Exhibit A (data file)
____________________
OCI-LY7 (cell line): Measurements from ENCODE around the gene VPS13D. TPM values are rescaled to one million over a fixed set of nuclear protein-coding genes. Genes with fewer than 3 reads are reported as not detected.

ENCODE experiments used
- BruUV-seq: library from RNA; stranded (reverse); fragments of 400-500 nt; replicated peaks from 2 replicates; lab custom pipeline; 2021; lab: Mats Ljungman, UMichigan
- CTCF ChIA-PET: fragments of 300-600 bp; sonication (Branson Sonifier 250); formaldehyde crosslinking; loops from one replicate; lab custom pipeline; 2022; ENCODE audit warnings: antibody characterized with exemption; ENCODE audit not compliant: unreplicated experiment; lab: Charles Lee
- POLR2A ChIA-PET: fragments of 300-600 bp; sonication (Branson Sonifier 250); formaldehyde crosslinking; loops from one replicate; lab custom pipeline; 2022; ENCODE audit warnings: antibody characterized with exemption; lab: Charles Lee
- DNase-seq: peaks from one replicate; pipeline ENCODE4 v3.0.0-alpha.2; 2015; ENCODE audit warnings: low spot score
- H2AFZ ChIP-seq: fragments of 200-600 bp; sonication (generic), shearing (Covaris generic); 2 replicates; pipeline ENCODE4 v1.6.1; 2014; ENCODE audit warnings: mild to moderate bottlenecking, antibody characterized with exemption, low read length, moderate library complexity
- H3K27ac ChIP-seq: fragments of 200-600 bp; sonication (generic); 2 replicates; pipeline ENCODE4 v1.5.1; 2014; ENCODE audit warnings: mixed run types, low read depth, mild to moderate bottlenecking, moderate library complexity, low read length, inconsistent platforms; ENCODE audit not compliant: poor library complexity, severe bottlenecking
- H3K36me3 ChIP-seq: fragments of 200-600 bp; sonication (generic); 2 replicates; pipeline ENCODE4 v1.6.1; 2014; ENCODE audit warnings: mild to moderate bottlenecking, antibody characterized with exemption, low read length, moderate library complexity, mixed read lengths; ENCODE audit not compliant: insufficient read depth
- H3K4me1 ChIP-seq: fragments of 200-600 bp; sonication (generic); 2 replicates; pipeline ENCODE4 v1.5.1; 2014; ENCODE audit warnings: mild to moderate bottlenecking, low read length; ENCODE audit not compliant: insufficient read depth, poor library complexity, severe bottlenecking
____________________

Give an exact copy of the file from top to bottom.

OCI-LY7 (cell line): Measurements from ENCODE around the gene VPS13D. TPM values are rescaled to one million over a fixed set of nuclear protein-coding genes. Genes with fewer than 3 reads are reported as not detected.

ENCODE experiments used
- BruUV-seq: library from RNA; stranded (reverse); fragments of 400-500 nt; replicated peaks from 2 replicates; lab custom pipeline; 2021; lab: Mats Ljungman, UMichigan
- CTCF ChIA-PET: fragments of 300-600 bp; sonication (Branson Sonifier 250); formaldehyde crosslinking; loops from one replicate; lab custom pipeline; 2022; ENCODE audit warnings: antibody characterized with exemption; ENCODE audit not compliant: unreplicated experiment; lab: Charles Lee
- POLR2A ChIA-PET: fragments of 300-600 bp; sonication (Branson Sonifier 250); formaldehyde crosslinking; loops from one replicate; lab custom pipeline; 2022; ENCODE audit warnings: antibody characterized with exemption; lab: Charles Lee
- DNase-seq: peaks from one replicate; pipeline ENCODE4 v3.0.0-alpha.2; 2015; ENCODE audit warnings: low spot score
- H2AFZ ChIP-seq: fragments of 200-600 bp; sonication (generic), shearing (Covaris generic); 2 replicates; pipeline ENCODE4 v1.6.1; 2014; ENCODE audit warnings: mild to moderate bottlenecking, antibody characterized with exemption, low read length, moderate library complexity
- H3K27ac ChIP-seq: fragments of 200-600 bp; sonication (generic); 2 replicates; pipeline ENCODE4 v1.5.1; 2014; ENCODE audit warnings: mixed run types, low read depth, mild to moderate bottlenecking, moderate library complexity, low read length, inconsistent platforms; ENCODE audit not compliant: poor library complexity, severe bottlenecking
- H3K36me3 ChIP-seq: fragments of 200-600 bp; sonication (generic); 2 replicates; pipeline ENCODE4 v1.6.1; 2014; ENCODE audit warnings: mild to moderate bottlenecking, antibody characterized with exemption, low read length, moderate library complexity, mixed read lengths; ENCODE audit not compliant: insufficient read depth
- H3K4me1 ChIP-seq: fragments of 200-600 bp; sonication (generic); 2 replicates; pipeline ENCODE4 v1.5.1; 2014; ENCODE audit warnings: mild to moderate bottlenecking, low read length; ENCODE audit not compliant: insufficient read depth, poor library complexity, severe bottlenecking